Sri Lanka leads the Action Group on Mangrove Ecosystems and Livelihoods under the Commonwealth Blue Charter initiative. President Rajapaksa also said Sri Lanka welcomes investments, technology transfers, and climate financing for its “ambitious sustainability efforts, along with broader development assistance to support recovery from the COVID-19 pandemic.” (Colombo/Nov02/2021)

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Sri Lanka undershoots inflation target in first quarter despite VAT hike

Sri Lanka undershoots inflation target in first quarter despite VAT hike

ECONOMYNEXT – Sri Lanka’s inflation is expected to lower than initially projected in 2024, despite a value added tax hike, Central Bank Governor Nandalal Weerasinghe has said

“When we looked at the last two monetary policy reviews… we had an inflation path a little elevated to what was realized, ” he told reporters following a March 50 basis point rate cut.

“Mainly because our projection factored in the VAT increase in January and some of the short-term food price increases, we have seen in December and January.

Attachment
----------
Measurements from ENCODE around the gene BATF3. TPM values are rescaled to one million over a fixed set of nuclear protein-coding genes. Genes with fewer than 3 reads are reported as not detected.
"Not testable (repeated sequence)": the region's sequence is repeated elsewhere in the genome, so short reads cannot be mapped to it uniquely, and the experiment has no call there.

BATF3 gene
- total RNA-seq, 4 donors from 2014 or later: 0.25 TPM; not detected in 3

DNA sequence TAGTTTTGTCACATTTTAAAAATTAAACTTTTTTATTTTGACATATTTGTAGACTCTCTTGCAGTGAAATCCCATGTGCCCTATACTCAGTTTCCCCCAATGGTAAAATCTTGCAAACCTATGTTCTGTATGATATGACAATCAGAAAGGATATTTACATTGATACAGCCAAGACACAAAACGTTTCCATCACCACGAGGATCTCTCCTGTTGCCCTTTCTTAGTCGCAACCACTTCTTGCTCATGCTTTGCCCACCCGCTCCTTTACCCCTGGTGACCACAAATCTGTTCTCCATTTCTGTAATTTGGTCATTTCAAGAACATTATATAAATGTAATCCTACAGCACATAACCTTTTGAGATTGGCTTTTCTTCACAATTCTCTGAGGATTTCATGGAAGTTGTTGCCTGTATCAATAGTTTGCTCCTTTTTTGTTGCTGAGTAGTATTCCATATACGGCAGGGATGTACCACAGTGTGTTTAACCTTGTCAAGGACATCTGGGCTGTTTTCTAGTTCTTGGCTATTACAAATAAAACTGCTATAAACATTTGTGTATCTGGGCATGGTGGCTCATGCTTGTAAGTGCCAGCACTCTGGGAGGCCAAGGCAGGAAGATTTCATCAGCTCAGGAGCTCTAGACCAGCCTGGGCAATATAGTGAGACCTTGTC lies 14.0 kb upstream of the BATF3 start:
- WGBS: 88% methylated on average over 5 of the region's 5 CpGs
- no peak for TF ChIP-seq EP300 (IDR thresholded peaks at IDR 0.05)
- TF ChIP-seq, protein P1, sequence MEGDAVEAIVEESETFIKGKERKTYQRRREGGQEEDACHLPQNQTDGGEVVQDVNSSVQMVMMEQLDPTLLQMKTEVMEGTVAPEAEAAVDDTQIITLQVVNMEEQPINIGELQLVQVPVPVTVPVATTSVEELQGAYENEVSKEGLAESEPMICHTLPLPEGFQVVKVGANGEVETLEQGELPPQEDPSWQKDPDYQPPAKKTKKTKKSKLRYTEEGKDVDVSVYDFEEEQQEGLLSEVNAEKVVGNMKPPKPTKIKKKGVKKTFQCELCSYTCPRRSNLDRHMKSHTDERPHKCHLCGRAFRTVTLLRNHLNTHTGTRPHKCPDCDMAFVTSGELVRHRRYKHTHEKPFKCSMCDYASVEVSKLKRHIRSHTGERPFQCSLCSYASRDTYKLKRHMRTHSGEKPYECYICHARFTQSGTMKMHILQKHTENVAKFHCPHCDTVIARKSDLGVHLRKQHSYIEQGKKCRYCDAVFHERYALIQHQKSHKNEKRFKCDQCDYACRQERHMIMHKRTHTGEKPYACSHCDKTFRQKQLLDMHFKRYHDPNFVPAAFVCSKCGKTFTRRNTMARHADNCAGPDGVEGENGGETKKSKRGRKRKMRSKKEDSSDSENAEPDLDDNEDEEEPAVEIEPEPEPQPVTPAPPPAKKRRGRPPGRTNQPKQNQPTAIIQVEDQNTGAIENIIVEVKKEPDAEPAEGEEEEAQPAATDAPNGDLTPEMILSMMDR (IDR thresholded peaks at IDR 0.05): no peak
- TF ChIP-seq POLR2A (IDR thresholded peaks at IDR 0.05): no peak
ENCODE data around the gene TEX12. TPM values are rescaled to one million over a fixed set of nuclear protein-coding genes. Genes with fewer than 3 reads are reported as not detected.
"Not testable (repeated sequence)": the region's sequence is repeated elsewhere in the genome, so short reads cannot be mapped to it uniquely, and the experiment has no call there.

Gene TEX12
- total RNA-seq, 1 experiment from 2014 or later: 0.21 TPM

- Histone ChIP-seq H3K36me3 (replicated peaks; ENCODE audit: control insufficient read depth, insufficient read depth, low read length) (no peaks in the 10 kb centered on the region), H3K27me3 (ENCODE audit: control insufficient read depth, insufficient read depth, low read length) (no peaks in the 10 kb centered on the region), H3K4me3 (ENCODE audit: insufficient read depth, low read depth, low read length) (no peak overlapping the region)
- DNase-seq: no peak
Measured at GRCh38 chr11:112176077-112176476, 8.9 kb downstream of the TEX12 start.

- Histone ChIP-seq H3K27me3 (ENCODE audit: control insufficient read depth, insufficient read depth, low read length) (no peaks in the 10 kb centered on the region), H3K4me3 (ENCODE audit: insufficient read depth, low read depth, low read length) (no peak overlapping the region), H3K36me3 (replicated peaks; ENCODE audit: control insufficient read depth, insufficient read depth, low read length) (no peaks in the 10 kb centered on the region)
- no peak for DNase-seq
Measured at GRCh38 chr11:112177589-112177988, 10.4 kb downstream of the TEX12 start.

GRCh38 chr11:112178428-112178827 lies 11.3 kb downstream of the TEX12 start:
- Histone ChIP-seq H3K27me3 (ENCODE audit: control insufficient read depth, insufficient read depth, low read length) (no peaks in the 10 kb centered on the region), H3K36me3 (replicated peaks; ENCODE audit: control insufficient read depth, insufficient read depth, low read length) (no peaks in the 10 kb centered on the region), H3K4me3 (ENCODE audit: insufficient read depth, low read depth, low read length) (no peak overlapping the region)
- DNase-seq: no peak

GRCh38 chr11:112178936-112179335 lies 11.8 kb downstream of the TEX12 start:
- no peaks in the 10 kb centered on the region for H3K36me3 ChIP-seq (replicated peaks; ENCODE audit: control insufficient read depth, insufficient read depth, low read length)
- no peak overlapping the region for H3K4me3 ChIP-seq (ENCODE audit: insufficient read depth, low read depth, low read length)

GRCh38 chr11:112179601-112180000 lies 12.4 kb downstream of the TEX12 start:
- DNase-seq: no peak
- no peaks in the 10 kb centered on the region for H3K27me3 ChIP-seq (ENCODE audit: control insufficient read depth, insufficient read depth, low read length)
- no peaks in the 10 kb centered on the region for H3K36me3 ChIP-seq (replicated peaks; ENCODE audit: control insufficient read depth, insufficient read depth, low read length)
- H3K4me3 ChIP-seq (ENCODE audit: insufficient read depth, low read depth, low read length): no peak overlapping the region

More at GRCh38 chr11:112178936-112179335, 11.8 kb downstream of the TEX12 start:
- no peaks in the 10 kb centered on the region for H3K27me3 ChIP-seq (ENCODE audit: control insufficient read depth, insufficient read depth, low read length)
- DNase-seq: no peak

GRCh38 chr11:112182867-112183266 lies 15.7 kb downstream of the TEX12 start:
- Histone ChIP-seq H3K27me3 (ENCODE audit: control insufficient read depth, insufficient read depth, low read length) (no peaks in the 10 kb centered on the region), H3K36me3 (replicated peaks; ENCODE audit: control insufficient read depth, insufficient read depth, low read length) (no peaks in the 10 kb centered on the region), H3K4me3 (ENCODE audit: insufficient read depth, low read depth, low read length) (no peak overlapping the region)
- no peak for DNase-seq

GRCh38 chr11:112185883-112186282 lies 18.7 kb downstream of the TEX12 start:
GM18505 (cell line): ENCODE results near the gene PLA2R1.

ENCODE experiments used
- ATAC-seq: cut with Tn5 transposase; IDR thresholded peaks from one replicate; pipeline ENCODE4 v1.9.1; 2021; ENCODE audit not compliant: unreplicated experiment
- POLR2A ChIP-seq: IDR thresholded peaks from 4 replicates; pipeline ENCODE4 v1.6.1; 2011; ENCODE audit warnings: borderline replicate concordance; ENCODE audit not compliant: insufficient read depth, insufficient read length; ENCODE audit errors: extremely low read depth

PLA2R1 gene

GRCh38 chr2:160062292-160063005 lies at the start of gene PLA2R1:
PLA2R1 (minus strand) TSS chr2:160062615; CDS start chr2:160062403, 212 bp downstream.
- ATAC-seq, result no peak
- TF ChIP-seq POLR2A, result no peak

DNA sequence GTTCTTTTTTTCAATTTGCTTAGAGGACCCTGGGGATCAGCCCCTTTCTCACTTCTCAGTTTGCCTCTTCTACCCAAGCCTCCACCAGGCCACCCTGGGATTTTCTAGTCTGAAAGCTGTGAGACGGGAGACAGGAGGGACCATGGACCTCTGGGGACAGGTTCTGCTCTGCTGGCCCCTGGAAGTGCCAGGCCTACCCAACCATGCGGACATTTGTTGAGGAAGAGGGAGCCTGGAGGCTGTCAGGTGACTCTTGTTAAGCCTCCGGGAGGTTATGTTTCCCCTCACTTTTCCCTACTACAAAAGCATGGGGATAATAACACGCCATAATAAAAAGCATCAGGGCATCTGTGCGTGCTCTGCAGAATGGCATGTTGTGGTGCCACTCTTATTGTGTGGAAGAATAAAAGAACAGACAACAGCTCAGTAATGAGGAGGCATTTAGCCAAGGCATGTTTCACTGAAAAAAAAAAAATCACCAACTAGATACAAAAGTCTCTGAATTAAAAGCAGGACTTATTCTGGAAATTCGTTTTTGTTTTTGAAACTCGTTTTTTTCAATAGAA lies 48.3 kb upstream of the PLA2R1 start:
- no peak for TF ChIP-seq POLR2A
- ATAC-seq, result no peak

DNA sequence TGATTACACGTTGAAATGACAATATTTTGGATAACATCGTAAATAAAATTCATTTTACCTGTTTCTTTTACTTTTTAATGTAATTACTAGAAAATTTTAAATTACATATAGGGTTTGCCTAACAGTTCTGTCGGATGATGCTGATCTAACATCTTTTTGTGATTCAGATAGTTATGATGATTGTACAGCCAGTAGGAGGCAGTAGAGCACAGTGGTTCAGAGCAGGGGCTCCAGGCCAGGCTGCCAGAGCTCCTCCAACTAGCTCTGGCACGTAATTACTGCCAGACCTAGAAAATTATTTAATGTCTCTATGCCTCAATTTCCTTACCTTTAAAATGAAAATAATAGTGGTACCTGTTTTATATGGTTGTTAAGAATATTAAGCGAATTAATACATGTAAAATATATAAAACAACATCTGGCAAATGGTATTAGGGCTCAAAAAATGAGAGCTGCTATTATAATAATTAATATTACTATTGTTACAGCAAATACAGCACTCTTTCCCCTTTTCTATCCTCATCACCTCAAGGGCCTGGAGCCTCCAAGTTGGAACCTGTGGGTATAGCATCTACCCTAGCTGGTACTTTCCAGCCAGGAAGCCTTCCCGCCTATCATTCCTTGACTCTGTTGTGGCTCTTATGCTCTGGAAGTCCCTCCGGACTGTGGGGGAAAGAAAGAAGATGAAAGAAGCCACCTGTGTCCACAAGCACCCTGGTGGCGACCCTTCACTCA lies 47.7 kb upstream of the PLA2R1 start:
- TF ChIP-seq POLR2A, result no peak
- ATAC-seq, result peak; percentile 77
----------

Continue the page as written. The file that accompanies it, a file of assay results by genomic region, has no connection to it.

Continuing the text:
But what we have seen the actual inflation realization, is that the impact of VAT has not been that much and also the reduction in electricity prices also has helped, as well as the supply conditions, especially food supplies has been better.

“As a result, inflation outcome has been much lower than we expected.”

Sri Lanka’s central bank has been conducting broadly deflationary policy, except perhaps in December 2024, when a private credit spike appears to have been accommodated by standing facilities on top a seasonal real demand for cash.

The central bank has also allowed the currency to re-appreciate departing inflationist policy generally seen since 1978, analysts say.

“In our projections, we see in the next 12 to 18 months, inflation will remain well below our target range between 4-6. In our expectation it will remain around 4-5 percent in the next 12 to 18 months.

“That is one of the reasons we saw we had some pace to reduce our policy rate.”

The central bank cut its policy corridor 50 basis points to 8.50 and 9.50 percent, and has allowed excess liquidity to build up in money markets from a balance of payments deficit (net dollar purchases) at the current market interest rate structure.